Two facts are becoming more relevant to our industry every day. The first is that the deep-pocket, non-traditional telcos and cable providers are biting into the monitored security market. At the least this will tamp down system selling prices and monitoring RMR for security dealers for residential and light commercial burglar alarm systems. The invasion of the “big boys” also means that for our industry to grow we need to seriously consider selling additional technologies to our existing and new customers to maintain an upward trajectory in our sales numbers.

The second fact is that more IP and Internet connected devices for home and light commercial use demand Wi-Fi connectivity. There is no RJ-45 jack on a cellphone or tablet, and everything from streaming video devices to “smart” thermostats need reliable Wi-Fi connectivity to perform their functions. As with many of the technological marvels in our world today, many end-users don’t really understand how a specific service works; they expect perfect performance everywhere and complain when their smartphone doesn’t get a decent Wi-Fi signal, whether they are at home, at the gym or hanging at Starbucks.

Let’s consider a typical Wi-Fi system that has been installed for five years. In many cases clients are using combination Wi-Fi/router/switch boxes that were perfectly adequate for working a laptop or two. In most situations this combination device is not centrally located within their building but instead is parked somewhere near their ISP hardware box. For example, I’ve had the experience of troubleshooting my gym’s Wi-Fi, and the combination access point/router is parked in the basement; no wonder the Wi-Fi on the third floor is spotty at best.

The location of Wi-Fi access points (APs) is critical to the coverage and bandwidth that will be available from that specific device. Metal, concrete and other building materials will deflect Wi-Fi radio signals, resulting in dead spots or places where the coverage provides low bandwidth and sporadic performance.
With the deluge of new Wi-Fi client devices being carried by end-users, the client who is still depending on the old-school combo unit discussed above is truly in need of an upgrade. The IEEE standards body has recognized this explosive growth in Wi-Fi usage and has developed the new 802.11ac 5GHz standard, which when using two Cat5e/6 cables can theoretically deliver 1,300 Mbps of throughput. This is an enormous improvement over the previous 802.11g (54 Mbps) and 802.11n (600 Mbps) standards.

So if a security salesperson or technician understands what can be done to improve Wi-Fi performance, a simple app on their smartphone can provide a visual test of a client’s Wi-Fi network. Using the Wi-Fi analyzer app on an Android smartphone, a salesperson or tech has a concrete demonstration of good and bad Wi-Fi connectivity.

Basically, when walking the customer’s premise you can watch the power of their Wi-Fi signal fluctuate, and any area where the Wi-Fi signal strength is -70dBm or less, the Wi-Fi performance will be poor. Since the tester app generates negative numbers, a signal strength of -90dBm is of lower power than one that is -50dBm.

So we can provide the customer with a visual test of their Wi-Fi’s coverage and signal strength, and they can see the areas in their building that need better Wi-Fi connectivity. With this test we can convince the client that he or she needs a Wi-Fi upgrade.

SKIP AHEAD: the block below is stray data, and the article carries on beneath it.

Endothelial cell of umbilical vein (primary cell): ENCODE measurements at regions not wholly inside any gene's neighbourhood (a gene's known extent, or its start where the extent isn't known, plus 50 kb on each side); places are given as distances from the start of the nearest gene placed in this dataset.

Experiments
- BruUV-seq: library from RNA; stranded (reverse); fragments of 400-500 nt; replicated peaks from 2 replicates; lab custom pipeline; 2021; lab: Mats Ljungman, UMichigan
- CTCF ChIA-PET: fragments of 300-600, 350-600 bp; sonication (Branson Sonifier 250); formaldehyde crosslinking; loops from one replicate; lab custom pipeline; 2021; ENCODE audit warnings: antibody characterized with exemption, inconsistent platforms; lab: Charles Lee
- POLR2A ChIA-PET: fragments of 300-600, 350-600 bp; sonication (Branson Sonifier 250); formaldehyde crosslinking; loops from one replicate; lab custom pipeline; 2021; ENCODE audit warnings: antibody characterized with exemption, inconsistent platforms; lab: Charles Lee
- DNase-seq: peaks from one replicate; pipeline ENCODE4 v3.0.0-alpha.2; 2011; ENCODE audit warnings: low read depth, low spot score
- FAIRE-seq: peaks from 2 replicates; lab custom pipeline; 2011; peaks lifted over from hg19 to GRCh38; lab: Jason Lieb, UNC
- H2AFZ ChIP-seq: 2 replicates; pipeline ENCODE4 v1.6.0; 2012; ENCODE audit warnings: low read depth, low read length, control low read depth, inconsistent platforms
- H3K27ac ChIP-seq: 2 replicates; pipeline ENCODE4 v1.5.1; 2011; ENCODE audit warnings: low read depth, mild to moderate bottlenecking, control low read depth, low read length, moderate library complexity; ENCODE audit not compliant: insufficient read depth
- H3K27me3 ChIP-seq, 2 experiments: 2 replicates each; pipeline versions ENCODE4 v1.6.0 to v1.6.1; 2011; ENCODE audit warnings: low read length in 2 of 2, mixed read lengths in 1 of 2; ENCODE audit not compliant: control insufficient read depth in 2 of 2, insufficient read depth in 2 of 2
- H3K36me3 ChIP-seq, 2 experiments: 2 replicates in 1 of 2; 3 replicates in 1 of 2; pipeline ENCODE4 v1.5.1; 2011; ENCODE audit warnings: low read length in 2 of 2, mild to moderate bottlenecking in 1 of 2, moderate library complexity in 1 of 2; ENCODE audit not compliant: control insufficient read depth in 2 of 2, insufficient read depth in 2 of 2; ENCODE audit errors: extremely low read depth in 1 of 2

The next step is to plan the installation of new Wi-Fi technology, specifically separate APs that are properly located around their home or business. These new access points can provide the new 802.11ac standard so the client should get booming Wi-Fi bandwidth.

One company that is delivering the highest performance Wi-Fi systems is Luxul. I recently connected one of their XWS-2510 kits which includes two of their dual-band 802.11b/g/n/ac APs and a unique controller unit, the XWC-1000.

Once I had all the devices connected to my network, I had the Wi-Fi APs rocking within 10 minutes. What makes this system attractive is that the controller handles all of the Wi-Fi APs simultaneously, and orchestrates the hand-over from one AP to the next using Luxul’s “Roam Assist” technology. The beauty of this is that clients can walk around the various coverage areas and not lose their Wi-Fi connectivity. The other neat feature is that this critical process is seamless and requires not one bit of programming or technician input. Hook up the devices, DHCP the IP addresses on the LAN, input the SSIDs and encryption, and the APs are fired up. Each XWC-1000 can control up to 16 Luxul APs.

The overlap areas should provide a minimum of -60 to -70 dBm of Wi-Fi power. As the end-user moves from one APs coverage area to another, the controller will see that the device is communicating with both AP’s and will “hand off” the connection as the mobile device is carried into the second AP’s strong coverage area.

You will find that the Luxul XWS-2510 kit includes everything you need, with 802.3at PoE power injectors, ceiling and rack mount brackets, and a very simple set of instructions to follow. Another huge advantage to selling Luxul products is that they are only available at the wholesale distribution outlets that service our industry; the client can’t get the stuff from Amazon.

We need new devices and services to sell to our clients to keep our businesses expanding, and everybody can use better Wi-Fi performance. And that’s what they’ll get when you install Luxul Wi-Fi APs and controllers. Check it out at, or talk with your friendly distribution salesperson.